Yoonshin Song, violin, and Sayaka Tanikawa, piano

On Saturday afternoon I attended the second concert of the year hosted at a family friend’s home (the first was by Suzanne Kantorski-Merrill, a soprano singer who was accompanied by Charity Weeks on piano). This past Saturday’s performance was by Yoonshin Song, a violinist from Korea who won the Stradivarius International Competition in 2007, and Sayaka Tanikawa on piano, who is both a soloist and chamber musician.

Yoonshin is quite petite, and the sounds she draws from her violin can be just as delicate, but also strong, angry, and passionate. Sayaka’s playing was clear, bright, and precise, and the two musicians timing was spot-on, almost as though there was a magical bond between them.

Yoonshin’s runs and trills in the Allegro first movement of Beethoven’s Sonata No. 6, Op. 30, No. 1 (which was filled with them), were superb. The second movement, Adagio molto espressivo, was precious, with a simple yet gorgeous melody. Notes slurred into one another, riding the sound waves of the one before. There was a banter between violin and piano during the Allegretto con variazioni third movement; at times they played together, at times they took turns challenging each other. The violin made an announcement, and then quickly rolled notes introduced a new section in the music, as it increased in power and became moodier. That moodiness eventually gave way to lighter, agreeable music, which ended the piece.

Yoonshin played solo for the second piece on the program, Elliott Carter’s Riconoscenza per Goffredo Petrassi for Violin Solo, a forward thinking contemporary work. A unique blend of techniques are used to achieve the sometimes odd and dissonant sounds. It was an interesting work, and I look forward to hearing how Yoonshin continues to evolve with her playing of it.

I thought Yoonshin was well suited for Camille Saint-Saens’ Waltz Caprice, Op. 52, No. 6, which was next on the program. The intro was incredibly dramatic, before the beautiful waltz began. More drama followed, interspersed with quiet gentle passages of beauty which were embroidered with sullenness. Double-stops were spread throughout the music, only adding to the drama, and violin and piano advanced to great heights before dropping, only to rise again. There was a pause in the music, before it started again and increased in tempo, flashing to a finish.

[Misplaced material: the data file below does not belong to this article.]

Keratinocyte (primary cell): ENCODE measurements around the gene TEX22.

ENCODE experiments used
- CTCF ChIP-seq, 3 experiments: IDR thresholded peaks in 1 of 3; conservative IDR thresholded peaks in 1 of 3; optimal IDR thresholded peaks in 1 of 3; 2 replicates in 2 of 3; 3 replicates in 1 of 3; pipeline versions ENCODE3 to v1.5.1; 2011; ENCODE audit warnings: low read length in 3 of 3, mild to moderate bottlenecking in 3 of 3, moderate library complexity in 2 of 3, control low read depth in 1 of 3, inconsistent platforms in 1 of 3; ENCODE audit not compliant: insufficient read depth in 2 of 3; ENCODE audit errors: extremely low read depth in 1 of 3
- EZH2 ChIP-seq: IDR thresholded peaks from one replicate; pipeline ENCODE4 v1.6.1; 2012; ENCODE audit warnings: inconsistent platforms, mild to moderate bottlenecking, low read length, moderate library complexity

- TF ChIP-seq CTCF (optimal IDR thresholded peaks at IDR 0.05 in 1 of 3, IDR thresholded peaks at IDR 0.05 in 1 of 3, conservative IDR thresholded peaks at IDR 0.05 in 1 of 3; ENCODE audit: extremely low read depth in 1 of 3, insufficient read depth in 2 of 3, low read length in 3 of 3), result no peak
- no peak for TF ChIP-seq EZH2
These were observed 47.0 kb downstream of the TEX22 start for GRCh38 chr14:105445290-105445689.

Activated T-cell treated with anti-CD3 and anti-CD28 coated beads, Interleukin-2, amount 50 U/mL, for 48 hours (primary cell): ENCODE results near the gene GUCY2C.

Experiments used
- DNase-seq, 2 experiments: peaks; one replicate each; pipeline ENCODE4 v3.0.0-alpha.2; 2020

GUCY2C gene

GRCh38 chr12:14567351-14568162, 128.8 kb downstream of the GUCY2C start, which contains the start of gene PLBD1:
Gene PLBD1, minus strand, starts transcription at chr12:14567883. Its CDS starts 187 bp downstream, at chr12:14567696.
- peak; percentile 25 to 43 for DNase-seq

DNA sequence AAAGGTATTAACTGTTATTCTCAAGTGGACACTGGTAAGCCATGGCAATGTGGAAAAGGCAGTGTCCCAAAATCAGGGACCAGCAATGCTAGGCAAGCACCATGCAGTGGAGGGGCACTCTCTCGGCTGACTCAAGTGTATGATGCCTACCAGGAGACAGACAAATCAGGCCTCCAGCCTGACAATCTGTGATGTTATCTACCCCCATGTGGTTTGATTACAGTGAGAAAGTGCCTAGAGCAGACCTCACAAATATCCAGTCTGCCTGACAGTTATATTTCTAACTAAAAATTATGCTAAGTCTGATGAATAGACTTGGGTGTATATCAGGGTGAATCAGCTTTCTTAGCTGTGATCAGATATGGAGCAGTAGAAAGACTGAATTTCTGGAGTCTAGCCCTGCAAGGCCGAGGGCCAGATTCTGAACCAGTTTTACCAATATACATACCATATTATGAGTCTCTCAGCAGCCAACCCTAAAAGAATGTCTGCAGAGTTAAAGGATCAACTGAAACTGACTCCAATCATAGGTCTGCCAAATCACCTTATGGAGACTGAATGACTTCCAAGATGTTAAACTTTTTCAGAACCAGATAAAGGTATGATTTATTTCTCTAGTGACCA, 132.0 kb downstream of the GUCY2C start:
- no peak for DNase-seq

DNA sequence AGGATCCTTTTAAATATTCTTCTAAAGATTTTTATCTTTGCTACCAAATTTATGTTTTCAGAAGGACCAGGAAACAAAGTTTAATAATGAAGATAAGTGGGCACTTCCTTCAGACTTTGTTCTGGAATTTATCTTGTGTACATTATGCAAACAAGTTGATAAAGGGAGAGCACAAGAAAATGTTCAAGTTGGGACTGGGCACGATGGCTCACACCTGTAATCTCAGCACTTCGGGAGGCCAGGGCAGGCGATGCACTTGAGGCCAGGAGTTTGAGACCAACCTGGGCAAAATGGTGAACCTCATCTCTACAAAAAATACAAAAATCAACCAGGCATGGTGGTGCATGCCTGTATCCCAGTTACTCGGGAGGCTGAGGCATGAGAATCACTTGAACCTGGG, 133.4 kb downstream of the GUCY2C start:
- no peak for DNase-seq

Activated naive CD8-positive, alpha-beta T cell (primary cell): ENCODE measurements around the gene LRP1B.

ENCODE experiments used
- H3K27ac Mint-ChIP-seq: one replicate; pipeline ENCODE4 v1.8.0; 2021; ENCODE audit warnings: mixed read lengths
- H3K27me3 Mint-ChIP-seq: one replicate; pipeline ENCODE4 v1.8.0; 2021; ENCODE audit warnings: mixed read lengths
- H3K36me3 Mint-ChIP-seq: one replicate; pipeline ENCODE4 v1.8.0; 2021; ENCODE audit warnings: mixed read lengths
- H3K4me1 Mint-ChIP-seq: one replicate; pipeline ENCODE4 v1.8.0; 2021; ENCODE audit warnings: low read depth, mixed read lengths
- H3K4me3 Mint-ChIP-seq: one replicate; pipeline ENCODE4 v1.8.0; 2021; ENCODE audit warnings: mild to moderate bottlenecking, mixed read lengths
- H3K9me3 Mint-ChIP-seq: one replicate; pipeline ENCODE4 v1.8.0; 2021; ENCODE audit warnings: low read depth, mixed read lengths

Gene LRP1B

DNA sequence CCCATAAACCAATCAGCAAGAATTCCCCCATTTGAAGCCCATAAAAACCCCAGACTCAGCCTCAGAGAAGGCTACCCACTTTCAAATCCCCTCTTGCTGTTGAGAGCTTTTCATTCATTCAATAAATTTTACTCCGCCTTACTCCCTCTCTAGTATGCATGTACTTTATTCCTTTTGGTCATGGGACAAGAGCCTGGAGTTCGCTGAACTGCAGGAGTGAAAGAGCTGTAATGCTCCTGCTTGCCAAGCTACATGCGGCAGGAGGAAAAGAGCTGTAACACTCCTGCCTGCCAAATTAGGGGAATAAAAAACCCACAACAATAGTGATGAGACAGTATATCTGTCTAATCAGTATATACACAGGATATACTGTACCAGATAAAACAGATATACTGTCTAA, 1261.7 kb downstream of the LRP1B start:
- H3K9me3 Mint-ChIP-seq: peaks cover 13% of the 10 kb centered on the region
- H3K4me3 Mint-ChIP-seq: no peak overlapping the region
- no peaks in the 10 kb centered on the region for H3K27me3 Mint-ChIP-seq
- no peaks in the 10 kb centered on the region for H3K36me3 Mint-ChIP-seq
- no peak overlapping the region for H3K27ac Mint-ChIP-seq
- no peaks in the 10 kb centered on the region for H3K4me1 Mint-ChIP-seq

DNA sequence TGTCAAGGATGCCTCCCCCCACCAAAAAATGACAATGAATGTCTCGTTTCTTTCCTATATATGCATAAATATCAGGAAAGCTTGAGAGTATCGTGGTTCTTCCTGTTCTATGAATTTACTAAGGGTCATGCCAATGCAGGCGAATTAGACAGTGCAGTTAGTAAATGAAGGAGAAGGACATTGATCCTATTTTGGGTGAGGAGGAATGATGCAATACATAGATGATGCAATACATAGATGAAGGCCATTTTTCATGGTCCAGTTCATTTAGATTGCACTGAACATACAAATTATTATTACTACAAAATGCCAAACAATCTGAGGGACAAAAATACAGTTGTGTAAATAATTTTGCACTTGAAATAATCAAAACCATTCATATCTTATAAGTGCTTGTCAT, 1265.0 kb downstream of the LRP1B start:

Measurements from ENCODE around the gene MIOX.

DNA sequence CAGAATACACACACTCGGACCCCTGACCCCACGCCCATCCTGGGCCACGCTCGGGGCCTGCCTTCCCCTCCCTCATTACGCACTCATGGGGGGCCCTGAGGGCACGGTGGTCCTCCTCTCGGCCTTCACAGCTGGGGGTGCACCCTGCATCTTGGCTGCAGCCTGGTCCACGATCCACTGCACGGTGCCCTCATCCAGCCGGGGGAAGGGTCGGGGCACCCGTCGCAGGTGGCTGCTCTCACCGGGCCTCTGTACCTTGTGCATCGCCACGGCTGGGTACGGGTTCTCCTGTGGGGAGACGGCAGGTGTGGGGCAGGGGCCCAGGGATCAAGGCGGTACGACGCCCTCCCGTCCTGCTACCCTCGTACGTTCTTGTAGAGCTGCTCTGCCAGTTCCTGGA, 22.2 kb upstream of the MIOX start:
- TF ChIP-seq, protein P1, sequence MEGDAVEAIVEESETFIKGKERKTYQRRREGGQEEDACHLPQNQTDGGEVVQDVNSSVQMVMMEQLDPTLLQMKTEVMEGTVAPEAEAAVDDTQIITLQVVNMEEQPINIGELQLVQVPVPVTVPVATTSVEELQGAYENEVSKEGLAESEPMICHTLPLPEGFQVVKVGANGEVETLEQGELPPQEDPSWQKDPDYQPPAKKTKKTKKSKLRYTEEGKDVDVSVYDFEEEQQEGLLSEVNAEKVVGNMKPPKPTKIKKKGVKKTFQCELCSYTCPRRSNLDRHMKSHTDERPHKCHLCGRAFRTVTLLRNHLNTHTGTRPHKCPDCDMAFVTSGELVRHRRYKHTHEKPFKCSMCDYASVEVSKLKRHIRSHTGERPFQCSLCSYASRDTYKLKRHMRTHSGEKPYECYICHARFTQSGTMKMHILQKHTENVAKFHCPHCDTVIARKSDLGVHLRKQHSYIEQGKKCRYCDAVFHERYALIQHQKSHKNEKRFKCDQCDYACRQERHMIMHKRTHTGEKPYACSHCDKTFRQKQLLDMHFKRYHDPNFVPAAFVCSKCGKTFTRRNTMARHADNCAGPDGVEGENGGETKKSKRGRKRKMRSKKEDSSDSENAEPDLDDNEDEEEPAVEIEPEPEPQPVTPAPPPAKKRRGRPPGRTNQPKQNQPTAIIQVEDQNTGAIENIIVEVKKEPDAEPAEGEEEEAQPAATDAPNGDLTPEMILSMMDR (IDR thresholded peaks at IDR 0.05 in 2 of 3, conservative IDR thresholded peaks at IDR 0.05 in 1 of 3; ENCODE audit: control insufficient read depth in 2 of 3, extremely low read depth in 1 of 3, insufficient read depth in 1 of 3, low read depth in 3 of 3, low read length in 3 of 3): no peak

Low, ominous notes on piano opened Prokofiev’s Sonata No. 1 in F minor, Op. 80, and violin entered the Andante assai first movement just as darkly. Violin and piano then mimicked one another, the music gloomy and despairing. The violin became flowing and heartbreaking, as piano played even more darkly, with loud chords reaching to the bottom of the keyboard. Violin moved on to play muted fast runs, and was then plucked, before returning to the soft runs — piano all the while playing notes one at a time in the background, affecting ones subconscious. The Allegro brusco second movement was even more restless than the first, feverishly twisting through the bars of music. Piano rumbled in that movement as well, and the music was biting. Parts were like an embittered angry lullaby, but a lullaby all the same — a nice contrast to the harsh beauty of the rest of the movement (and after her fierce playing of it, Yoonshin had to tune her violin). Piano dreamily opened the Andante third movement, joined shortly by violin playing with muted strings once again, and the dreaminess lasted throughout. Like droplets of sound falling from the heavens, piano tinkled away, and violin beckoned the listener, urgently seeking understanding and acceptance. The music floated through from another place, as though on the wings of supernatural creatures — on the fringes of our world, but not. The Allegrissimo last movement progressed in a locomotive-like fashion; steadily, but with more innovation than even a train. The darkness reached it’s full potential in the final movement, finally realized in all it’s shadowy splendor.

Gloomy was the theme for the second half of the program it seemed, for Henryk Wieniawsky’s Faust Fantasy, Op. 20 was as well (although not nearly as much as the Prokofiev). Yoonshin’s hand moved as gracefully as a ballet dancers feet do, as it moved up and down the neck of her violin. The tones of the music were discerning, and the melody was the definition of expressive. In the next stage of the piece, violin had a different perception and wailed with fury. It then calmed, and most traces of angst were gone, leaving in it’s place a free and boundless song touched with warmth and happiness. The music proceeded to turn into a dashing waltz, designed to showcase the violinist’s talent (in this case, extensive), and the ending was positively exhilarating.

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